- Semen Volume:
Semen volume measures the total quantity of fluid that is ejaculated. A normal amount is 2 milliliters or greater. The presence of hormonal abnormalities or ductal blockages may result in low semen volume.
- Total Motile Count:
The total motile count refers to the number of moving sperm in the entire ejaculate. It is calculated by multiplying the volume (cc) by the concentration (million sperm/cc) by the motility (% moving). There should be more than 40 million motile sperm in the ejaculate.
- Standard Semen Fluid Tests:
An evaluation of the color and viscosity (how thick the semen is) of the seminal fluid, and the time until the semen sample liquefies are often included in a comprehensive semen analysis.It is normal for the semen to liquefy in about 30 minutes. If the semen is very thick or clumps (call agglutination), motility will be impacted, making it difficult for the sperm to swim through the woman’s reproductive tract. If the sample does not liquefy within about 30 minutes, it may indicate the presence of an infection of the seminal vesicles and/or prostate.
- Semen pH:
Typically, semen is a very alkaline substance, with a normal pH of 7.2-8.0. An abnormally high or low semen pH can cause sperm death, and impact the ability of the sperm to swim quickly and or effectively penetrate the egg.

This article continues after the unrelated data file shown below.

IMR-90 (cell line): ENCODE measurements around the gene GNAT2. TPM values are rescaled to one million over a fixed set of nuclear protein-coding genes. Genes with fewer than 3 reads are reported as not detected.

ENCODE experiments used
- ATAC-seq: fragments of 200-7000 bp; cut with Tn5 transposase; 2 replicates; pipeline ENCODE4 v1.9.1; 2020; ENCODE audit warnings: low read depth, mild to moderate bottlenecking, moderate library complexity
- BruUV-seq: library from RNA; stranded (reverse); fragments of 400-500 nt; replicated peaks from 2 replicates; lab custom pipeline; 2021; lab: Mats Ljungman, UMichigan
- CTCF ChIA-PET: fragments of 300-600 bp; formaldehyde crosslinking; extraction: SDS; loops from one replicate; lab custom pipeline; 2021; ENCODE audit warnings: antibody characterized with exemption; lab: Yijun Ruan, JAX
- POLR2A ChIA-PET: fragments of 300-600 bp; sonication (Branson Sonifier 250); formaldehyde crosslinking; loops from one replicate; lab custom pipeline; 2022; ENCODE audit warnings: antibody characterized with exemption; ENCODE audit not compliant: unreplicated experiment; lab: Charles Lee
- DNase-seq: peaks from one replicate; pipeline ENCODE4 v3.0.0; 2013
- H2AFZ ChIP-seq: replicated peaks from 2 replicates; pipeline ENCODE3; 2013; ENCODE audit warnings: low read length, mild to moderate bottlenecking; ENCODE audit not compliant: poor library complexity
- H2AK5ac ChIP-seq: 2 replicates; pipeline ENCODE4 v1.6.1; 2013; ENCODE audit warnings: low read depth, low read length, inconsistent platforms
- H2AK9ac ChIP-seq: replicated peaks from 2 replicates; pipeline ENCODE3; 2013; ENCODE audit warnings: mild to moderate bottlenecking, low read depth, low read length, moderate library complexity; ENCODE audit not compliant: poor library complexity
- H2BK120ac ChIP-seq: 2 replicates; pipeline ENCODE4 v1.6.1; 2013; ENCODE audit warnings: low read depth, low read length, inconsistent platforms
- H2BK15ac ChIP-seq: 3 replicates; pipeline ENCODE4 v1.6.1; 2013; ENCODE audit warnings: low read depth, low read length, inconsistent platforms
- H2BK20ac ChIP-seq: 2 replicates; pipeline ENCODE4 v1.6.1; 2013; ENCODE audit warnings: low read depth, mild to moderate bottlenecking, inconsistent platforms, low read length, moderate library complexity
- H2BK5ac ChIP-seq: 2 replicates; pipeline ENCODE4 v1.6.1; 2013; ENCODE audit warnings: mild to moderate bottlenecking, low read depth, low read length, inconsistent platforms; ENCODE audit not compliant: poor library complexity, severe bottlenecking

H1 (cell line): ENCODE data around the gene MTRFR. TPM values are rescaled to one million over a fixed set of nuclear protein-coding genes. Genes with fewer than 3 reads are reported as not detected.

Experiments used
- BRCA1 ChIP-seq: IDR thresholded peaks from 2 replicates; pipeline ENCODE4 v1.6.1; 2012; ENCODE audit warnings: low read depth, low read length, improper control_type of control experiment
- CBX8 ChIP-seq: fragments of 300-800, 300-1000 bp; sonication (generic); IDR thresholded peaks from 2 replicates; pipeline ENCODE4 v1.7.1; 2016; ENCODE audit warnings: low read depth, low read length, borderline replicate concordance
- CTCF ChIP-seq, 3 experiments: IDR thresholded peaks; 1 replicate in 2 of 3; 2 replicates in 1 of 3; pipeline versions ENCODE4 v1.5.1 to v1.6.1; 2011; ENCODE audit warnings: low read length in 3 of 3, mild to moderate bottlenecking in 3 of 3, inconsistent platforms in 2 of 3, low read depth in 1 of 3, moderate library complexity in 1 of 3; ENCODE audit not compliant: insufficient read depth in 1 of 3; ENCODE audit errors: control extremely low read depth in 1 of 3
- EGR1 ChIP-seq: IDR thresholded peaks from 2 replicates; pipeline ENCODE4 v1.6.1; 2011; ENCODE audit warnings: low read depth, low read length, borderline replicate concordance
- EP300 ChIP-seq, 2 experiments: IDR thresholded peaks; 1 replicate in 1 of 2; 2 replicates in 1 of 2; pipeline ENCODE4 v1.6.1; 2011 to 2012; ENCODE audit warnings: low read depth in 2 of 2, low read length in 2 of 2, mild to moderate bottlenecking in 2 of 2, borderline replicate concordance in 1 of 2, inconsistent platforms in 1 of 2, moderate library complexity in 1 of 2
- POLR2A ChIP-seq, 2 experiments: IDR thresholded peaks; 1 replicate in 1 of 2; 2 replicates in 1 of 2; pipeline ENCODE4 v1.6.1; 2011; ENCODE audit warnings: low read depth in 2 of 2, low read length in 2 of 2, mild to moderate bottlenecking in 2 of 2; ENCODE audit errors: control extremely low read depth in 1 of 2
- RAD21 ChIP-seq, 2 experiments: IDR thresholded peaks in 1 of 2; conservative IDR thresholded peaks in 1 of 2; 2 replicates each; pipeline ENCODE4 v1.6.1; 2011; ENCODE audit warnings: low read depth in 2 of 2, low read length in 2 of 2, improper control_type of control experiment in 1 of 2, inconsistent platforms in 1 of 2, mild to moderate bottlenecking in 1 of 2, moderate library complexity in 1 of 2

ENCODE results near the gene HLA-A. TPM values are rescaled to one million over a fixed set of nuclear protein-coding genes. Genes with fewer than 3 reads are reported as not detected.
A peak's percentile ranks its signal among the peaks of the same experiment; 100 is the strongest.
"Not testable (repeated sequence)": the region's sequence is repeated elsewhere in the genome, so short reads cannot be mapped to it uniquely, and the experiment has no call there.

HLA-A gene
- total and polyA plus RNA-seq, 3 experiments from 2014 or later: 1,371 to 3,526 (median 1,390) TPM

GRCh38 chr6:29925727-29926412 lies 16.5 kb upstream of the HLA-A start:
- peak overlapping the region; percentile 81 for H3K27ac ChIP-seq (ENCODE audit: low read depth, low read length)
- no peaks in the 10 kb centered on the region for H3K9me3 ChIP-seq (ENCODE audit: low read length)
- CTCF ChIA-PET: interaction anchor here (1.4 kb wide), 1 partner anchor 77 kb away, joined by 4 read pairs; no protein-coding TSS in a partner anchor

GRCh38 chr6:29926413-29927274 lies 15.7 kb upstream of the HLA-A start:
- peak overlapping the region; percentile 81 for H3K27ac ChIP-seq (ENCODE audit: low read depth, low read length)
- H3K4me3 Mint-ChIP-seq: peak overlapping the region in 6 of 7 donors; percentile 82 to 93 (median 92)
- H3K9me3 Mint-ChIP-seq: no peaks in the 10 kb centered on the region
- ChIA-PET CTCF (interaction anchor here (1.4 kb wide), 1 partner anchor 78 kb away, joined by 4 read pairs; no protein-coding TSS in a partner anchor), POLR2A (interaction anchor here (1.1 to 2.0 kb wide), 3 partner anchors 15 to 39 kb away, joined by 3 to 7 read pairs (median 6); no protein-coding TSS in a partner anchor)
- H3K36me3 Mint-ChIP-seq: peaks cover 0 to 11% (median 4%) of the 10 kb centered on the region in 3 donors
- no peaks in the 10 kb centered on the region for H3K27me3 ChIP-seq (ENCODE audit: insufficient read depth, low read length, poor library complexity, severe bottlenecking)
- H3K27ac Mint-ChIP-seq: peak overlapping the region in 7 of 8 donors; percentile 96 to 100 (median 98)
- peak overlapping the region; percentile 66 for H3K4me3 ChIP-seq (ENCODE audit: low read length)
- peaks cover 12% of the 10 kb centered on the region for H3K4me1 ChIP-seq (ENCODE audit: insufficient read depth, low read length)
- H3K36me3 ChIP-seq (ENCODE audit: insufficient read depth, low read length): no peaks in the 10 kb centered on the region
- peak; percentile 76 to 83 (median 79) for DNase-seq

- Presence of fructose:
Fructose is a type of sugar that provides energy for sperm cells. The absence of fructose in seminal fluid can impair sperm motility, and may indicate the presence of a blockage in the male reproductive tract.
- White blood cells:
While it is normal for semen to contain some white blood cells, a large number of white blood cells in a semen sample may indicate the presence of an infection, which can decrease sperm count and motility.
A term that comes up frequently in association with semen analysis is "sperm washing". Sperm washing is a procedure that is performed on a semen sample to improve the chance of successful intrauterine insemination (IUI). In essence, sperm washing concentrates the number of high quality sperm in a semen sample by removing any dead sperm, sperm with poor motility, and/or sperm with abnormal morphology. It also separates out any white blood cells, prostaglandins (chemicals found in semen that can cause uterine contractions), and seminal fluid that might interfere with ability of the sperm to fertilize the egg. Once a semen sample is "washed" to isolate only the healthiest sperm, the sample can be inserted into the uterus.
Sperm washing increases the chance that intrauterine insemination will be successful. However, it is important to remember that IUI success rates also depend on the pre-wash sperm count. Sperm counts between 20 and 30 million/ml of semen are ideal for sperm washing and subsequent IUI, while success rates are lower if the prewash sperm count is less than 10 million/ml of semen.
If the results of a semen analysis show any abnormal sperm health parameters, treatment to improve sperm health should be started immediately and continued for a minimum of 3 months before another semen analysis is performed, as it takes the testes approximately 3 months to produce new sperm.
FertilAid for Men has been clinically proven to improve sperm count and motility. Here is what some of our customers have told us about the results of semen analyses before and after using FertilAid for Men. To read additional FertilAid reviews, click here.